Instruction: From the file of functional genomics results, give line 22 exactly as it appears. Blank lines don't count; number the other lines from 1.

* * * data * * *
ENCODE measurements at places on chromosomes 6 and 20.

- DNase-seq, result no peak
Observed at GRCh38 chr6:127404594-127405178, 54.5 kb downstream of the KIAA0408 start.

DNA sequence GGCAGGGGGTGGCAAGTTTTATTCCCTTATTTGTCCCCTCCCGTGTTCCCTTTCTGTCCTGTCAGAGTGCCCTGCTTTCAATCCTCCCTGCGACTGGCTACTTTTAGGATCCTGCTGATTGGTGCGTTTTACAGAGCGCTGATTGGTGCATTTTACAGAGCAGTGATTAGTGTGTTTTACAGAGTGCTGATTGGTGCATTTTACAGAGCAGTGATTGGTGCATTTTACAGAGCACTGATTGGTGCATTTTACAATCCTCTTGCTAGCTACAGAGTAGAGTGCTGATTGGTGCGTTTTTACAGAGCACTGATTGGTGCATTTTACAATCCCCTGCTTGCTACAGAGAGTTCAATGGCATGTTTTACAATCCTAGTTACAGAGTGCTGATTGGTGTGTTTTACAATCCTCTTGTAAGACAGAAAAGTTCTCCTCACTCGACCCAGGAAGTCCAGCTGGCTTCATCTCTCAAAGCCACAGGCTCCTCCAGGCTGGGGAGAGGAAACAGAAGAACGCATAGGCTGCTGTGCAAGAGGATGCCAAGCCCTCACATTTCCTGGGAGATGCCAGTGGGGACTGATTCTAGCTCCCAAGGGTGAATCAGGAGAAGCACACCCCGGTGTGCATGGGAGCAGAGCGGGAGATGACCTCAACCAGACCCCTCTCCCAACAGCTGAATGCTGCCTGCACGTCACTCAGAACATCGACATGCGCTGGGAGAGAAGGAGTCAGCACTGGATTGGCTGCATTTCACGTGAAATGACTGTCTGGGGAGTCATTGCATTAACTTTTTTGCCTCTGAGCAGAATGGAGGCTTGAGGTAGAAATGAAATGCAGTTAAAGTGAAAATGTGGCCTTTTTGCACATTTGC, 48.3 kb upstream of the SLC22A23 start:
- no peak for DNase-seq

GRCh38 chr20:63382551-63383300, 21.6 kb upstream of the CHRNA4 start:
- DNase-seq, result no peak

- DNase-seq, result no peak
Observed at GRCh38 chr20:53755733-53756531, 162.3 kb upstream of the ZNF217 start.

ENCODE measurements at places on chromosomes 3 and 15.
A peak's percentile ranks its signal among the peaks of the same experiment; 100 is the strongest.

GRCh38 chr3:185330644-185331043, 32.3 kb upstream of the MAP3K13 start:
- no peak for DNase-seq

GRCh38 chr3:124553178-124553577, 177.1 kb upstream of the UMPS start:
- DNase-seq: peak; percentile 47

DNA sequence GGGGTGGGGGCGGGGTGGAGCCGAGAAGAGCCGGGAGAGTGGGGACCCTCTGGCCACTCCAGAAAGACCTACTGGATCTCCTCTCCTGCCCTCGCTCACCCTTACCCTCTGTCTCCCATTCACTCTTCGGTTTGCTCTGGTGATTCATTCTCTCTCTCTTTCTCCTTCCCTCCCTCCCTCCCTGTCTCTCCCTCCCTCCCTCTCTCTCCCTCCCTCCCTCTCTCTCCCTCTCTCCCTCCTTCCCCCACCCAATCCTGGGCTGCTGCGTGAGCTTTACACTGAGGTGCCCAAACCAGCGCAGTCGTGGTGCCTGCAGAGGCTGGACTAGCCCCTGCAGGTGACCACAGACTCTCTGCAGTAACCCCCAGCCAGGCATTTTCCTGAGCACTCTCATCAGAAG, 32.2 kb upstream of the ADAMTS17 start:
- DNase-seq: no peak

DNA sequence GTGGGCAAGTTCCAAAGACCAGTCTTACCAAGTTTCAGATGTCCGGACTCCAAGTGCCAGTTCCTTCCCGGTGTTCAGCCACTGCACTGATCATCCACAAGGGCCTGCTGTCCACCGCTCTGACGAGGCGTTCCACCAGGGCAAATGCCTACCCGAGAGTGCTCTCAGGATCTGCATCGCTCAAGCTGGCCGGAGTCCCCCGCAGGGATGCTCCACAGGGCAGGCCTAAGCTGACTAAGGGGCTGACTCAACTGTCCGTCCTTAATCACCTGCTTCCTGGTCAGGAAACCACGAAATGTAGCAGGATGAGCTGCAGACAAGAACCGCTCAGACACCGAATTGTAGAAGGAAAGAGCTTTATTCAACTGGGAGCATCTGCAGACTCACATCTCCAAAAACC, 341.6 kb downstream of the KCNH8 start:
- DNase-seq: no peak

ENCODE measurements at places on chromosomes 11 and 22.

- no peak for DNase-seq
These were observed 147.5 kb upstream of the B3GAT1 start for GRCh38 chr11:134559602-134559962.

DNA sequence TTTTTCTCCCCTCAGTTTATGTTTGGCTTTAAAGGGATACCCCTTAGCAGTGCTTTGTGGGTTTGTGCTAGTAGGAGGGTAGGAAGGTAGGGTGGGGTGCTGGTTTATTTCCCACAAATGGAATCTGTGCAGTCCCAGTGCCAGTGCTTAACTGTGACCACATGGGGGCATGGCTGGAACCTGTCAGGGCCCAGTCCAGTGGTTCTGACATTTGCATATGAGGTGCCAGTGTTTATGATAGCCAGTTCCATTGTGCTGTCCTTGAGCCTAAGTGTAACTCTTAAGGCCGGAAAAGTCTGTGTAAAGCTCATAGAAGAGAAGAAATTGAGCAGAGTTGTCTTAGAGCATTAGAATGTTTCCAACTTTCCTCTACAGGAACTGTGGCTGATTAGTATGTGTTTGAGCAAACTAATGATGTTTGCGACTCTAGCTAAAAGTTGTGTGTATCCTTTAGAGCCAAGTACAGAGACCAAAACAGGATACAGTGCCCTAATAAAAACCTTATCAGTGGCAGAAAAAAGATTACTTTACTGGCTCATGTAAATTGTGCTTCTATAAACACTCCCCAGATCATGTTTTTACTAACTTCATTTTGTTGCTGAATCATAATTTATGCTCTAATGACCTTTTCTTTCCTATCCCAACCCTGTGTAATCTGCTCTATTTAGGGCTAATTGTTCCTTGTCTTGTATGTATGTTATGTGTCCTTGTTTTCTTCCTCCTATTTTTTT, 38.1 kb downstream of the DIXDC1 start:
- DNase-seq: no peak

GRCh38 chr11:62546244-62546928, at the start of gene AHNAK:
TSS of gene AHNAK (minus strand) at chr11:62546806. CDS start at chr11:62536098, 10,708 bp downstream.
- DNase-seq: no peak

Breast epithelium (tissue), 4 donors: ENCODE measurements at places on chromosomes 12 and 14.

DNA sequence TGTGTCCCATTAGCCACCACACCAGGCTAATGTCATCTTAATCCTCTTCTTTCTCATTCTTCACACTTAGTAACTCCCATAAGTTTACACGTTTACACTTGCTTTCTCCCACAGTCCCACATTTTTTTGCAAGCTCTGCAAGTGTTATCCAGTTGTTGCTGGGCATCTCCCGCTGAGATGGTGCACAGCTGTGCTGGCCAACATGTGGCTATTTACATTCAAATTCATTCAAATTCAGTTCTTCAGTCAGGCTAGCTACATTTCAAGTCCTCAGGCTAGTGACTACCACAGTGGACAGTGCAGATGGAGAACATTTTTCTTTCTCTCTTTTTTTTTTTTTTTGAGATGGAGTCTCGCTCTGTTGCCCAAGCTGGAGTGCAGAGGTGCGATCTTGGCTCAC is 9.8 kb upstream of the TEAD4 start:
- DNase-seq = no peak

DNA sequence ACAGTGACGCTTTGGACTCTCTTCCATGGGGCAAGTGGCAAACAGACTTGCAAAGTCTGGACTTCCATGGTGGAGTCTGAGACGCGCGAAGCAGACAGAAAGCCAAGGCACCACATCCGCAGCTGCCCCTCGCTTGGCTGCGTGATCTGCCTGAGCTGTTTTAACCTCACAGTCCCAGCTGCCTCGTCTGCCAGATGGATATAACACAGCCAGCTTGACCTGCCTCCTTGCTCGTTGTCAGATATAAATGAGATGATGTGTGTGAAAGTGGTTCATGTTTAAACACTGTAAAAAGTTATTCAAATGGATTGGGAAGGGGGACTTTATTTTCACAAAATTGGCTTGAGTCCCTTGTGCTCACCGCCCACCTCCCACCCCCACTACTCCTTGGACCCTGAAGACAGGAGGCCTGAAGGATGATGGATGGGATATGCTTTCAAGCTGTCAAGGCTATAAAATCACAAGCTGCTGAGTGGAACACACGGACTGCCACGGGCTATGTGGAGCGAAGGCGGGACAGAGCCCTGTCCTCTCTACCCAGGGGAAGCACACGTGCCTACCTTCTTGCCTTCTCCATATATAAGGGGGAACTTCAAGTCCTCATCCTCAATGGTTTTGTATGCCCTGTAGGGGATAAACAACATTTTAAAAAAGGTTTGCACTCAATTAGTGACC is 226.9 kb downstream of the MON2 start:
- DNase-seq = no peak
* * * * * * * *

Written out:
These were observed 147.5 kb upstream of the B3GAT1 start for GRCh38 chr11:134559602-134559962.